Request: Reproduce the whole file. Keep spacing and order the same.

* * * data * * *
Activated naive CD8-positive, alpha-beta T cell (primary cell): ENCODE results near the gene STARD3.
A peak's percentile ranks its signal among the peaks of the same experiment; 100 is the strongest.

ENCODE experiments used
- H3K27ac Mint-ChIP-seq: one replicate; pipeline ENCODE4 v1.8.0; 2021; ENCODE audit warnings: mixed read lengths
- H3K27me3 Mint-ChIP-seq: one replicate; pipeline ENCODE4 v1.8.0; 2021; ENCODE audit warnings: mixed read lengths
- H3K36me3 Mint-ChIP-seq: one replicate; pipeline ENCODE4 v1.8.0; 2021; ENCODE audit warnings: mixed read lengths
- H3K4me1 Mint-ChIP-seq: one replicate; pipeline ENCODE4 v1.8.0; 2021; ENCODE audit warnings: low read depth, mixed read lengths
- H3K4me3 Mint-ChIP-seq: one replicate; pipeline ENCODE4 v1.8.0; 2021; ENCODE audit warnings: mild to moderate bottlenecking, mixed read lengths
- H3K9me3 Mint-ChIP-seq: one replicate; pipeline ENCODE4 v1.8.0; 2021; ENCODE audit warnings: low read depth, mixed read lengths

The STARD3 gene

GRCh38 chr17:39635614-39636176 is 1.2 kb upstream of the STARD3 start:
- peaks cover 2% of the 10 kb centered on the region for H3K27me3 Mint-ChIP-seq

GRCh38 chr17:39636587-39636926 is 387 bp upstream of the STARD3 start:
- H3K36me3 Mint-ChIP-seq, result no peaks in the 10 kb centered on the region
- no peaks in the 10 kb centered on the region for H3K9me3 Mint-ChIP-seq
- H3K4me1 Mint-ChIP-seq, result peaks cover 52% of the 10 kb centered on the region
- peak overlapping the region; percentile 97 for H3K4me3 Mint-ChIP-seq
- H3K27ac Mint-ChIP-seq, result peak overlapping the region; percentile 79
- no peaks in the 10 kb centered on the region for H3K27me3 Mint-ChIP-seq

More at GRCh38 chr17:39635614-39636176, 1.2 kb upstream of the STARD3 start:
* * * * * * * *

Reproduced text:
Activated naive CD8-positive, alpha-beta T cell (primary cell): ENCODE results near the gene STARD3.
A peak's percentile ranks its signal among the peaks of the same experiment; 100 is the strongest.

ENCODE experiments used
- H3K27ac Mint-ChIP-seq: one replicate; pipeline ENCODE4 v1.8.0; 2021; ENCODE audit warnings: mixed read lengths
- H3K27me3 Mint-ChIP-seq: one replicate; pipeline ENCODE4 v1.8.0; 2021; ENCODE audit warnings: mixed read lengths
- H3K36me3 Mint-ChIP-seq: one replicate; pipeline ENCODE4 v1.8.0; 2021; ENCODE audit warnings: mixed read lengths
- H3K4me1 Mint-ChIP-seq: one replicate; pipeline ENCODE4 v1.8.0; 2021; ENCODE audit warnings: low read depth, mixed read lengths
- H3K4me3 Mint-ChIP-seq: one replicate; pipeline ENCODE4 v1.8.0; 2021; ENCODE audit warnings: mild to moderate bottlenecking, mixed read lengths
- H3K9me3 Mint-ChIP-seq: one replicate; pipeline ENCODE4 v1.8.0; 2021; ENCODE audit warnings: low read depth, mixed read lengths

The STARD3 gene

GRCh38 chr17:39635614-39636176 is 1.2 kb upstream of the STARD3 start:
- peaks cover 2% of the 10 kb centered on the region for H3K27me3 Mint-ChIP-seq

GRCh38 chr17:39636587-39636926 is 387 bp upstream of the STARD3 start:
- H3K36me3 Mint-ChIP-seq, result no peaks in the 10 kb centered on the region
- no peaks in the 10 kb centered on the region for H3K9me3 Mint-ChIP-seq
- H3K4me1 Mint-ChIP-seq, result peaks cover 52% of the 10 kb centered on the region
- peak overlapping the region; percentile 97 for H3K4me3 Mint-ChIP-seq
- H3K27ac Mint-ChIP-seq, result peak overlapping the region; percentile 79
- no peaks in the 10 kb centered on the region for H3K27me3 Mint-ChIP-seq

More at GRCh38 chr17:39635614-39636176, 1.2 kb upstream of the STARD3 start: